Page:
QGraphicsWidget *widget = new QGraphicsWidget; widget->setPreferredSize(800,420); widget->setMaximumHeight(420); // Make items to overlap a bit EnumeLayout * layout = new EnumeLayout; widget->setLayout( layout ); widget->setPos(0,0); SimpleButton * b1 = new SimpleButton("Test1"); SimpleButton * b2 = new SimpleButton("Test2"); SimpleButton * b3 = new SimpleButton("Test3"); SimpleButton * b4 = new SimpleButton("Test4"); SimpleButton * b5 = new SimpleButton("Test5"); // Create a vertical policy EnumeLinearLayoutPolicy * vPolicy; vPolicy = new EnumeLinearLayoutPolicy(Qt::Vertical, layout); vPolicy->addItem(b1); vPolicy->addItem(b2); vPolicy->addItem(b3); vPolicy->addItem(b4); vPolicy->addItem(b5); int vId = layout->addPolicy( vPolicy ); // Create a horizontal policy EnumeLinearLayoutPolicy * hPolicy; hPolicy = new EnumeLinearLayoutPolicy(Qt::Horizontal, layout); hPolicy->addItem(b4); hPolicy->addItem(b5); hPolicy->addItem(b2); hPolicy->addItem(b1); int hId = layout->addPolicy( hPolicy ); // Create a QGraphicslayout, add it to widget and add // that widget to the policy QGraphicsGridLayout * grid = new QGraphicsGridLayout; SimpleButton * b6 = new SimpleButton("GridButton1"); SimpleButton * b7 = new SimpleButton("GridButton2"); SimpleButton * b8 = new SimpleButton("GridButton3"); SimpleButton * b9 = new SimpleButton("GridButton4"); grid->addItem(b6,0,0); grid->addItem(b7,0,1); grid->addItem(b8,1,1); grid->addItem(b9,1,0); QGraphicsWidget * w = new QGraphicsWidget; w->setLayout( grid ); // Create yet another policy to contain w with grid layout EnumeLinearLayoutPolicy * vGrid; vGrid = new EnumeLinearLayoutPolicy(Qt::Vertical, layout); vGrid->addItem(w); int vGridId = layout->addPolicy( vGrid ); // Make layout to switch policy by defining a transition from policy // to policy when a button is clicked. The signal could be any signal that // is wanted to trigger the transition. layout->addTransition(vId, hId, b1, SIGNAL(clicked())); layout->addTransition(hId, vId, b2, SIGNAL(clicked())); layout->addTransition(vId, vGridId, b5, SIGNAL(clicked())); layout->addTransition(vGridId, hId, b7, SIGNAL(clicked()));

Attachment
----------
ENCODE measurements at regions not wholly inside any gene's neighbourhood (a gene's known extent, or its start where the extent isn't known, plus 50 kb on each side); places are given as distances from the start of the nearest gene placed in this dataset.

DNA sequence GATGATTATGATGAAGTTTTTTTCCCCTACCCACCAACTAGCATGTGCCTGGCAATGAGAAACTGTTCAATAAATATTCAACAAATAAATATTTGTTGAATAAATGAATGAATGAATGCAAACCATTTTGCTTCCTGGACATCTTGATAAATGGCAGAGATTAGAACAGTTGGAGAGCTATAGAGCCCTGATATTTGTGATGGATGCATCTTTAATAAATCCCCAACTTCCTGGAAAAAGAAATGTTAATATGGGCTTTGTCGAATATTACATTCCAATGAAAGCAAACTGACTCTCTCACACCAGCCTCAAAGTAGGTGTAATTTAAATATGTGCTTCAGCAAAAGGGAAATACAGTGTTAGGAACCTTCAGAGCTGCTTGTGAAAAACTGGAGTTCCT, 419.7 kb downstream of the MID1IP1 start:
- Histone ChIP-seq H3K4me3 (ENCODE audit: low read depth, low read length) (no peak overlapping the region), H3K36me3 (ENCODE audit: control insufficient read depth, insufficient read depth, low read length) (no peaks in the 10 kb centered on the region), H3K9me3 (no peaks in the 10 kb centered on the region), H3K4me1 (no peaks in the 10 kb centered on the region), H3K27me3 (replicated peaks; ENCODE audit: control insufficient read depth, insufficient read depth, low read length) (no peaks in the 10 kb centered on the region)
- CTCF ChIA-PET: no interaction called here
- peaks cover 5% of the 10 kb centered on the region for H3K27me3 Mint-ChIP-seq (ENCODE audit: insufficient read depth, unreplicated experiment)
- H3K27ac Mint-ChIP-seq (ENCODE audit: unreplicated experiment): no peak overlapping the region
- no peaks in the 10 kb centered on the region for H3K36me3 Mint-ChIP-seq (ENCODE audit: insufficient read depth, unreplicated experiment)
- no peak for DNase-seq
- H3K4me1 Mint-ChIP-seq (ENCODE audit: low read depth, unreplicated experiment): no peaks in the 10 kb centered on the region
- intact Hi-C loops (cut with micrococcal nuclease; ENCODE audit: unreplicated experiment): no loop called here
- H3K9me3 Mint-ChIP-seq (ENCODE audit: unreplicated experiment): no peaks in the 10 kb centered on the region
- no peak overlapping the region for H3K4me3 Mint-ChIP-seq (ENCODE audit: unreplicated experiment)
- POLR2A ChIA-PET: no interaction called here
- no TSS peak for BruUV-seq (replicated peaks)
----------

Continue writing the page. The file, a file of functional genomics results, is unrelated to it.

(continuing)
The source code for EnumeLayout stuff is available at Gitorious.
git clone git://gitorious.org/enume/enume.git See the layout-demo directory.
Please remember that this piece of code is not near to anything final. The following stuff needs to be done:
- Only preferred size for items is used in layouting. There should be support for min and max sizes also.
- Strech factor is ignored
- EnumeLayoutPolicy should provide a list of properties that are assigned to QState. These can be used by EnumeLayout when creating transitions between states
- More policies like Grid, Flow
- Testing with hundreds or thousands widgets
That’s all for this time. I hope that if you found this article interesting, please leave a comment.